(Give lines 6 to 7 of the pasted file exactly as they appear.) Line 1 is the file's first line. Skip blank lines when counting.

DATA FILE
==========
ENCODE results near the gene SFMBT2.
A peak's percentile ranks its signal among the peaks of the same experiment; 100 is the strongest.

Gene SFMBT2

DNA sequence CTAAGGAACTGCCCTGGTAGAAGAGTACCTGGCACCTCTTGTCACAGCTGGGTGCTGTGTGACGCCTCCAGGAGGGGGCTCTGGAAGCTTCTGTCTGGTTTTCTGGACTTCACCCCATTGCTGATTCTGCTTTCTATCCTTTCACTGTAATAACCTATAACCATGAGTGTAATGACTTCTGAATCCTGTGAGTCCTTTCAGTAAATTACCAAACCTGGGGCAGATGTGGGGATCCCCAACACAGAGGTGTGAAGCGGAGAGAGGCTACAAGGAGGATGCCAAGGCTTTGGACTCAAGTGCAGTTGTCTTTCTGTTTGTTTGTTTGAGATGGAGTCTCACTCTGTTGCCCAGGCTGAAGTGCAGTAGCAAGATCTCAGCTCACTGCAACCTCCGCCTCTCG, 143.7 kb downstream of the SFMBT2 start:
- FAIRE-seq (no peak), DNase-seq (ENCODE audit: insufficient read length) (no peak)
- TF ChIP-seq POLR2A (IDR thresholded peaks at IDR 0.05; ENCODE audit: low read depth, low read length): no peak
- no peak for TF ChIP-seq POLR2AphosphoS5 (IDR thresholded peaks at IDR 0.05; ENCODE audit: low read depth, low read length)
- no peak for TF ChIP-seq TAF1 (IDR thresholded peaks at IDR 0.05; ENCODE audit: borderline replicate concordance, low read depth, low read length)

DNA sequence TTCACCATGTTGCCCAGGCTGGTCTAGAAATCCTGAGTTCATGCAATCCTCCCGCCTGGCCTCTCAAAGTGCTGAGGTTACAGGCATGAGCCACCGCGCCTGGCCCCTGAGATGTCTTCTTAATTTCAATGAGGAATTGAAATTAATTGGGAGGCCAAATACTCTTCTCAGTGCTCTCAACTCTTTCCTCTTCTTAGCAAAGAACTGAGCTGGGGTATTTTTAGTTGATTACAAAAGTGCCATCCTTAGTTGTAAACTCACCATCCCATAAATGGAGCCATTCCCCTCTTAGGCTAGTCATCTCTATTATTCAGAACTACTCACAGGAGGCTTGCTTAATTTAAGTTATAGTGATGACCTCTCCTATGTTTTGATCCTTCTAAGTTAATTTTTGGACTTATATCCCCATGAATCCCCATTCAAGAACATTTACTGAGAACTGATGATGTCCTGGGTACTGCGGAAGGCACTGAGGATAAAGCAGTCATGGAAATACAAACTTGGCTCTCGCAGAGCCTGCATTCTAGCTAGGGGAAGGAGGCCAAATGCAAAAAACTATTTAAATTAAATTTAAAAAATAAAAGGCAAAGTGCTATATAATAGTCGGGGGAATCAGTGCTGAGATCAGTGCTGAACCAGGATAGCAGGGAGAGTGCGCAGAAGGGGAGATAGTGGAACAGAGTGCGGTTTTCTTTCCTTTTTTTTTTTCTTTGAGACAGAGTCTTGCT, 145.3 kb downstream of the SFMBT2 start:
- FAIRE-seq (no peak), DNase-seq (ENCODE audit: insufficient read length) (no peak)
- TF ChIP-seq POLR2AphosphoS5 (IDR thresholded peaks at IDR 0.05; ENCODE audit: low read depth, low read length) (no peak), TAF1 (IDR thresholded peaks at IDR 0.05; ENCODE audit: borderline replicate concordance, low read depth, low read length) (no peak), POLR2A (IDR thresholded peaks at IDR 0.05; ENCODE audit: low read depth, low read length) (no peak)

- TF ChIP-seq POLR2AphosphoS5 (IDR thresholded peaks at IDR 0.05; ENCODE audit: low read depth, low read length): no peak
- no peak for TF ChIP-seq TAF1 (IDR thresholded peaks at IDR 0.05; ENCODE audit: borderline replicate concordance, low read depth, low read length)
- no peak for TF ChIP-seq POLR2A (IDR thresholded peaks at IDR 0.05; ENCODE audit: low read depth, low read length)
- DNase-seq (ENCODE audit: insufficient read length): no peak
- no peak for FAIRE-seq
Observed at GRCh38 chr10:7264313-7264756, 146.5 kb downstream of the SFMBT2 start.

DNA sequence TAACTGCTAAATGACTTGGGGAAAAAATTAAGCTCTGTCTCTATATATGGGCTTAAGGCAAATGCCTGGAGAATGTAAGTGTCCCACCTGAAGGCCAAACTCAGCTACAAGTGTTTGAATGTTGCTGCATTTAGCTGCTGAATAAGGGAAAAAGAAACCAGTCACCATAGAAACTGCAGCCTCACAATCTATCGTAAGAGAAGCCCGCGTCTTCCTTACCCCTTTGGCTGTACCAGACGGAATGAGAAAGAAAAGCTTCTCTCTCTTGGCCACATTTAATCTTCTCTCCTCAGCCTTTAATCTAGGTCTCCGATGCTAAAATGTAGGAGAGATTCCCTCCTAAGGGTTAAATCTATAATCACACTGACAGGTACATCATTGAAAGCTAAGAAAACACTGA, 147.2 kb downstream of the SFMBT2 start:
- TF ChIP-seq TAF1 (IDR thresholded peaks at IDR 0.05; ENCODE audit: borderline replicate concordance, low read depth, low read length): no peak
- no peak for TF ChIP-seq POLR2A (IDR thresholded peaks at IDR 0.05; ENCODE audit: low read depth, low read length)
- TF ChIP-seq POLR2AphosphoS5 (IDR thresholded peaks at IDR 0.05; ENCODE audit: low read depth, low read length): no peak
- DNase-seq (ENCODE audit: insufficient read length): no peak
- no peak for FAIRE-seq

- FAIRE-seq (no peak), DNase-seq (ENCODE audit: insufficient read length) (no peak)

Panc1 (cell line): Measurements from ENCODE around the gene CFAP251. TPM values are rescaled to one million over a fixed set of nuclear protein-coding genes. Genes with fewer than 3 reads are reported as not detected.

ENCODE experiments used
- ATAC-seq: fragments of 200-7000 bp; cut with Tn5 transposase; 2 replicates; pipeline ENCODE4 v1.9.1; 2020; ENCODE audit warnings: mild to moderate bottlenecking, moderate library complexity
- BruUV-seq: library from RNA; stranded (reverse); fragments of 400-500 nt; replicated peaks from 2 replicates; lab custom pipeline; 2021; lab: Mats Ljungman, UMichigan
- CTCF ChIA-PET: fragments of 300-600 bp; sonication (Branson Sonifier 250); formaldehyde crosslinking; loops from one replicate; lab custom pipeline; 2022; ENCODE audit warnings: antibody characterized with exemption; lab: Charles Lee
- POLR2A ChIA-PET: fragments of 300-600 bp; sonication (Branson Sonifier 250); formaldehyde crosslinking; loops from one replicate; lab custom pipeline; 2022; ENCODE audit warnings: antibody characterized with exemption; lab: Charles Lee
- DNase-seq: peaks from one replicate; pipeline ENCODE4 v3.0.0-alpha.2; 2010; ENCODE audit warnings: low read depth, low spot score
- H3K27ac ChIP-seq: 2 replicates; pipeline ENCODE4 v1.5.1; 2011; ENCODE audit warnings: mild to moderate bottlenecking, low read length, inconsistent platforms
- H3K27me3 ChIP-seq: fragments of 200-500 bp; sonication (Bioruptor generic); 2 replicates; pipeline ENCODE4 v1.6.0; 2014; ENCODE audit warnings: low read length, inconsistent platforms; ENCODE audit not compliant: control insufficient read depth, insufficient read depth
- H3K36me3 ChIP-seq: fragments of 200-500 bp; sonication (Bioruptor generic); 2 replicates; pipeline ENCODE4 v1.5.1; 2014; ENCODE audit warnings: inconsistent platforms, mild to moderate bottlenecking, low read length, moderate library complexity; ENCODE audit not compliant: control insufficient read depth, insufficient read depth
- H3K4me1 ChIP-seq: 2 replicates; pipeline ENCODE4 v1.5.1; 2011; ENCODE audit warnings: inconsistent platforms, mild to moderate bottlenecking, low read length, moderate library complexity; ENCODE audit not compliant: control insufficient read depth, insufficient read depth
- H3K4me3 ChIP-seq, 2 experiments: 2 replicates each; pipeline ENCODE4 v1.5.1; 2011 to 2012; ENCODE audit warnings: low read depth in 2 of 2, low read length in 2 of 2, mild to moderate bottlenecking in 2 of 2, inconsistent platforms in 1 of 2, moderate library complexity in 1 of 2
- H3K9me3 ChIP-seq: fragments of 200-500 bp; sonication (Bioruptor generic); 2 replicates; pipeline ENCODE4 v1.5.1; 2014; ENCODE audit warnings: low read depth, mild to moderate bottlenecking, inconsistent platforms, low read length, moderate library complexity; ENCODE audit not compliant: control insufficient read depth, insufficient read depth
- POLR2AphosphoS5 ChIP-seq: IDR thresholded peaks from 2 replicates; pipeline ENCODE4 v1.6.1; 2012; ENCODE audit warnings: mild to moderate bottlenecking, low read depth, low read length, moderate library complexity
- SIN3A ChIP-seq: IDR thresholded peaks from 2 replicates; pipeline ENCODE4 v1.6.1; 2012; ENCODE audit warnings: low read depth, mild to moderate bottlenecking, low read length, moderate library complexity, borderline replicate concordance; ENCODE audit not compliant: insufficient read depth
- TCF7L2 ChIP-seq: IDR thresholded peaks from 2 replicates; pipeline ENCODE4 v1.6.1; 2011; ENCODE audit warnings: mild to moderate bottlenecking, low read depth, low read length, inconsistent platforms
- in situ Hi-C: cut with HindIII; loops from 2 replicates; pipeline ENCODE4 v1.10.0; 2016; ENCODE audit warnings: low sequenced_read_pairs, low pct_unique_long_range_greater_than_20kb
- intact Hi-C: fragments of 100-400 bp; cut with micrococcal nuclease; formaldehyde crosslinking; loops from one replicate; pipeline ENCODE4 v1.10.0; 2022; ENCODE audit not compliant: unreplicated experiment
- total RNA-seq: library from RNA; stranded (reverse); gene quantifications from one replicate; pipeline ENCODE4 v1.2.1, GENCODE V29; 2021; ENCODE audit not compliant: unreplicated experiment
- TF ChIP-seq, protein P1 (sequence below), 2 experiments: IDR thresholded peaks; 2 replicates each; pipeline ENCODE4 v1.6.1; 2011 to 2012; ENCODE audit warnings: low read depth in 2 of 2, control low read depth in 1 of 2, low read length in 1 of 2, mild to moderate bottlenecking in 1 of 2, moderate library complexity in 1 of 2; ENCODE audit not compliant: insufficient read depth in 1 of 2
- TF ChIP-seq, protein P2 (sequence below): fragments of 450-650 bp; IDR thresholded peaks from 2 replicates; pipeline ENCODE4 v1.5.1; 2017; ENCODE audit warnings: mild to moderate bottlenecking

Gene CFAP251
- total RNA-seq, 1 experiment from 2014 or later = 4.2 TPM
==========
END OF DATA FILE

- TF ChIP-seq POLR2A (IDR thresholded peaks at IDR 0.05; ENCODE audit: low read depth, low read length): no peak
- no peak for TF ChIP-seq POLR2AphosphoS5 (IDR thresholded peaks at IDR 0.05; ENCODE audit: low read depth, low read length)